Sarah Slye Cooper was baptized 29 Oct 1615 at Lapwirth, Warwickshire, England.  Her parents were George Slye and [__?__].  There is evidence she was a sister of Capt. Robert Slye of Hartford,CT, later of Maryland.   She first married Lt. Thomas Cooper about 1642.   Sarah died 8 May 1688 in Northampton, Mass.

There is some contention about this Sarah’s heritage. Different sources say that she was the daughter of either George Slye or John Russell.  Either way, this Sarah was the wife of Lt. Thomas Cooper of Springfield.  After he was killed there on 5 Oct 1675 during the Indian raid, Sarah and at least one daughter fled to Northampton.   Sarah and Rebecah lived with Lt. Clarke and his family (he was a widower at this time). Lt. Clarke married Sarah and his son John married Rebecah on 12 Jul  1677.  The unpublished manuscript of Edith M. Clark Nyman states that Sarah was the sister of William Russell of New Haven, which would mean she was the daughter of John Russell. There is some evidence that there were TWO Thomas Cooper’s in Springfield at the time of the Indian raid-both married to a Sarah. 

Thomas Cooper was born about 1617 (aged 18 in 1635). Carpenter who came to Massachusetts Bay in 1635 on the “Christian.” First settled in Windsor; moved to Springfield by 1642 when he married Sarah Slye.   They had nine children: Sarah Day, Timothy, Thomas, Elizabeth, Mary Colton Stebbins, John, infant daughter, Rebecca Clark, & John.  Thomas was killed 5 Oct 1675 in Springfield, Hampden, Mass.

Children of William and Sarah Strong:

Name Born Married Departed
1. Sarah Clark? 21 Apr 1638
Dorchester, Suffolk, Mass.
or
1 Aug 1639 Yarmouth, Barnstable, Mass
Joseph BENJAMIN
7 Dec 1668 Yarmouth, Mass.
21 Jun 1638
Dorchester
or
after 1716 as she was still living in New London, New London, Connecticut when her son John died
2. Jonathan Clark 1 Aug 1639
Dorchester
1 Oct 1639
Dorchester
3. Nathaniel Clark 27 Jan 1642
Dorchester
Mary Meekins
8 May 1663
Hadley, Mass.
30 Mar 1669
Northampton Mass
4. Experience Clark 30 Mar 1643
Dorchester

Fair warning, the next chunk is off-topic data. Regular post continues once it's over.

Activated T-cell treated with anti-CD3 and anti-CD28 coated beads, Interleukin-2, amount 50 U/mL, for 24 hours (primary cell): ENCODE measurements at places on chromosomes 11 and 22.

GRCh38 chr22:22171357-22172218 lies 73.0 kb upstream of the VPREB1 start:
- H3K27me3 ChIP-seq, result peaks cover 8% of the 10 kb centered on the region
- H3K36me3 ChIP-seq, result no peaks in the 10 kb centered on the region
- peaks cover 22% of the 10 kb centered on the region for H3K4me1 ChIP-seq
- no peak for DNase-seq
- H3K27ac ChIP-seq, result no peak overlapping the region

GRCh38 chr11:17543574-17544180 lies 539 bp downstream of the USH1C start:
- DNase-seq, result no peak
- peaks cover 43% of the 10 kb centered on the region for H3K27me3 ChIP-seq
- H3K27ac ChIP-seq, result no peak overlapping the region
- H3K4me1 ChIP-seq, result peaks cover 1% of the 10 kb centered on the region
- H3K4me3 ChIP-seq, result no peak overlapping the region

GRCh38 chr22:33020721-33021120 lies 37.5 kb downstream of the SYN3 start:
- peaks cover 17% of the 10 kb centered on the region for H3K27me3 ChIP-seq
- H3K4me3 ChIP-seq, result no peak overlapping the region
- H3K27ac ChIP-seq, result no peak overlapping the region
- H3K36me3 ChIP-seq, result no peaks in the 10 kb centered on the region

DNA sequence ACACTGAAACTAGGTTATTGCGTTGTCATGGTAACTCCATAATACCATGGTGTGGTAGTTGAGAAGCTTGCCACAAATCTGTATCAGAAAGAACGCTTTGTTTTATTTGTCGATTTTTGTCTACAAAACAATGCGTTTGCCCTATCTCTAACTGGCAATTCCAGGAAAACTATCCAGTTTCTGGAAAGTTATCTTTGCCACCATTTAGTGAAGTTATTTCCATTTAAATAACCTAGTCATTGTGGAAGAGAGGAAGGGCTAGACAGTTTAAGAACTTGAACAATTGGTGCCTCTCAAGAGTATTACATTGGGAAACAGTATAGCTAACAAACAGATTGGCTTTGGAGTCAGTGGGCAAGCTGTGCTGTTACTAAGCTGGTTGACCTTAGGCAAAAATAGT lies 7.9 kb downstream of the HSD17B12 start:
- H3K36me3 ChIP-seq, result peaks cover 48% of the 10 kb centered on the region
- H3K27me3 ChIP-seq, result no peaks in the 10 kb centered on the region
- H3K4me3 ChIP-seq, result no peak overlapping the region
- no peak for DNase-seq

1662
Northampton
5. Increase Clark 1 Mar 1646
Dorchester
24 Apr 1662
Northampton
6. Rebecca Clark 1 Mar 1648/49
Dorchester
Israel Rust
9 Dec 1669
8 Feb 1733
Northampton
7. Deacon John Clark 1 May 1651
Dorchester
Rebecca Cooper (daughter of Sarah Slye Cooper)
.
Mary Strong (Daughter of Elder John STRONG)
20 Mar 1679
Northampton
3 Sep 1704 or 2 Nov 1704
Windsor, CT
from fatigue and cold taken in a snowstorm on his way home from Boston
8. Samuel Clark 16 Oct 1653
Dorchester
Elizabeth Edwards
1 Mar 1682
Northampton
5 Aug 1729
Northampton
9. Capt. William CLARK 3 Jul 1656
Dorchester
Hannah STRONG
15 Jul 1680
.
Mary Smith
31 Jan 1694/95
9 May 1725
Lebanon, CT
10. Sarah Clark 19 Mar 1659
Dorchester
Capt. John Parsons
23 Dec 1675
Northampton
15 Apr 1728
Northampton

The first fully proven record of William Clark is found in Dorchester Church Records which shows that William Clarke and wife, Sarah, were members of that church on August 23, 1636. The births of their 10 children were all recorded in Dorchester. Town records of Dorchester show that William obtained about 8 acres of land at Squantum Neck from William Hill before February 23, 1638, because he sold an acre and a quarter on that date.

He was elected Selectman in Dorchester in 1645, 1647 and 1650. He was a ‘Rater’ (assessor) in 1651, 52, 55 and 57. In 1652-1653 he was one of four men appointed to lay out land for Augustine Clement and was elected Fence Viewer in 1653, 56 and 58.